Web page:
This article was written by Baptist Press Senior Writer Diana Chandler and was originally published by Baptist Press.
SPARTANBURG, S.C. (BP) – Michael Hamlet’s first sermon as senior pastor of First Baptist Church of North Spartanburg 38 years ago was on the sanctity of human life.
“I told my church then that we were going to be unapologetically pro-life and that abortion was going to be a major issue,” he told Baptist Press days before the U.S. Supreme Court’s historic June 24th reversal of Roe v. Wade. “This is something we thought, prayed about and I along with millions of others have thought and prayed, so it’s a very, very exciting possibility.”
Hamlet chaired the Resolutions Committee at the 2003 SBC Annual Meeting, the first time messengers approved a resolution calling for Roe’s reversal.
An earlier 1982 resolution On Abortion and Infanticide called for legislation and constitutional amendments outlawing abortion except to save the life of the mother, but never before 2003 had messengers called for a reversal of the 1973 Supreme Court decision.
While Southern Baptists expressed as early as the 1971 Resolution on Abortion “a responsibility to affirm through the laws of the state a high view of the sanctity of human life, including fetal life;” the same resolution encouraged legislation “that will allow the possibility of abortion under such conditions as rape, incest, clear evidence of severe fetal deformity, and carefully ascertained evidence of the likelihood of damage to the emotional, mental, and physical health of the mother.”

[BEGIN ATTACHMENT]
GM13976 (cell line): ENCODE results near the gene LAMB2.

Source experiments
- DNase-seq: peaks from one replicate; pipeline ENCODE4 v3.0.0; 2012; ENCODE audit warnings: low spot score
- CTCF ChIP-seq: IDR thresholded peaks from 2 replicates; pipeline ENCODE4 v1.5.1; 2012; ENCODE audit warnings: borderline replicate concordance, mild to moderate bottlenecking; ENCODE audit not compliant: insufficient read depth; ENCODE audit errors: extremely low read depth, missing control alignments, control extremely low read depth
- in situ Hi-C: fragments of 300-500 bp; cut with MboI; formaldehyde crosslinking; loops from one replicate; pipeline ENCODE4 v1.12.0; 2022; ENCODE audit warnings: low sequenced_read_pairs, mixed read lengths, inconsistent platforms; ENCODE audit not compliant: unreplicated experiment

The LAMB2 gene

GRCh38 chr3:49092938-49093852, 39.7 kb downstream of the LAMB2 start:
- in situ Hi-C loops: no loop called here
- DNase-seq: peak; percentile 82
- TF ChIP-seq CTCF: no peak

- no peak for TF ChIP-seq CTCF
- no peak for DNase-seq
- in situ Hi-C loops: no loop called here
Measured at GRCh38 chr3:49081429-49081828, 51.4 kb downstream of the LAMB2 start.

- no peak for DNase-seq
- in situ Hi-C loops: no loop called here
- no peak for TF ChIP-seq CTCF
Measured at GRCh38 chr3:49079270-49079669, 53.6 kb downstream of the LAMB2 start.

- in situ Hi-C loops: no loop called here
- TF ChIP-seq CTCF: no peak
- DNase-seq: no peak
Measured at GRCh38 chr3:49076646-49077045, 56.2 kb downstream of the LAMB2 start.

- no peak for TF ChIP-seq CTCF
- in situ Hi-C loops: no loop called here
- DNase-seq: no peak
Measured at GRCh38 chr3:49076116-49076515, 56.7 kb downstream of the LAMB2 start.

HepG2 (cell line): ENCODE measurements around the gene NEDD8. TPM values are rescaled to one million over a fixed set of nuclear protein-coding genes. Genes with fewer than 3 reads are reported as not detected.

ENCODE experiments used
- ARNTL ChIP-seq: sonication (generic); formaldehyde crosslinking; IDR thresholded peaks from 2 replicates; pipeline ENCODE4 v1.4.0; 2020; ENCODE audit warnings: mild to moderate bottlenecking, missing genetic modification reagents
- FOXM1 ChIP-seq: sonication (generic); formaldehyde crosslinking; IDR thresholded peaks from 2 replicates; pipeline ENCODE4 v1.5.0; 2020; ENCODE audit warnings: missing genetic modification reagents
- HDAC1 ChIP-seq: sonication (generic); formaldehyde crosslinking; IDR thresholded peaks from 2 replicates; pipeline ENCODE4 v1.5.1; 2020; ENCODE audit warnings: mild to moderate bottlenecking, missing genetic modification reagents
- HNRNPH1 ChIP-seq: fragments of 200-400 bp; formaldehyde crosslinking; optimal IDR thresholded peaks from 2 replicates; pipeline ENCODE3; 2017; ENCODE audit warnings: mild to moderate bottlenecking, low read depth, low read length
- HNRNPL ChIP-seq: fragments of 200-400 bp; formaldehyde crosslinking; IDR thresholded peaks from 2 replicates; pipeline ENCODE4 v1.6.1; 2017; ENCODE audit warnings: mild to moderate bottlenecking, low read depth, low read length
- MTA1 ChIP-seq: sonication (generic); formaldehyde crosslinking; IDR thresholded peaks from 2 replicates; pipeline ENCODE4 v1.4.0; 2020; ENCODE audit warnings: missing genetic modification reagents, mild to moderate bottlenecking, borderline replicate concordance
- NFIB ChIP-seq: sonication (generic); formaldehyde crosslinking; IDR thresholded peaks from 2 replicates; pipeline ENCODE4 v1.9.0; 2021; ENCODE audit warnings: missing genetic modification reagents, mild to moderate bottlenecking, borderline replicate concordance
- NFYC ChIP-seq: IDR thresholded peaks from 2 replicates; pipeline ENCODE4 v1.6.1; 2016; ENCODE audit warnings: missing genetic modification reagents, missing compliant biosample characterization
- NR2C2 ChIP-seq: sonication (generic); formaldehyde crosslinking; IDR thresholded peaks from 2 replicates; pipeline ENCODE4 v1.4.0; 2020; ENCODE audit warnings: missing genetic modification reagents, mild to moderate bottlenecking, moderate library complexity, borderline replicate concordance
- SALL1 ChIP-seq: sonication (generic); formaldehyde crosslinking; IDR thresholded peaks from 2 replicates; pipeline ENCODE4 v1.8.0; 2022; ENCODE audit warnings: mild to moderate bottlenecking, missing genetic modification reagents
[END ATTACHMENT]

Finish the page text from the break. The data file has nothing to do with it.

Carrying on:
In 1974, in the year immediately after Roe v. Wade, Southern Baptists affirmed their 1971 stance with the resolution on Abortion and Sanctity of Human Life, vowing to continue to seek “God’s guidance through prayer and study in order to bring about solutions to continuing abortion problems in our society.”
Richard Land, president of the SBC Ethics & Religious Liberty Commission (ERLC) from 1988-2013, calls the earliest resolutions pro-choice. They came under the leadership of the Christian Life Commission, the precursor to the ERLC.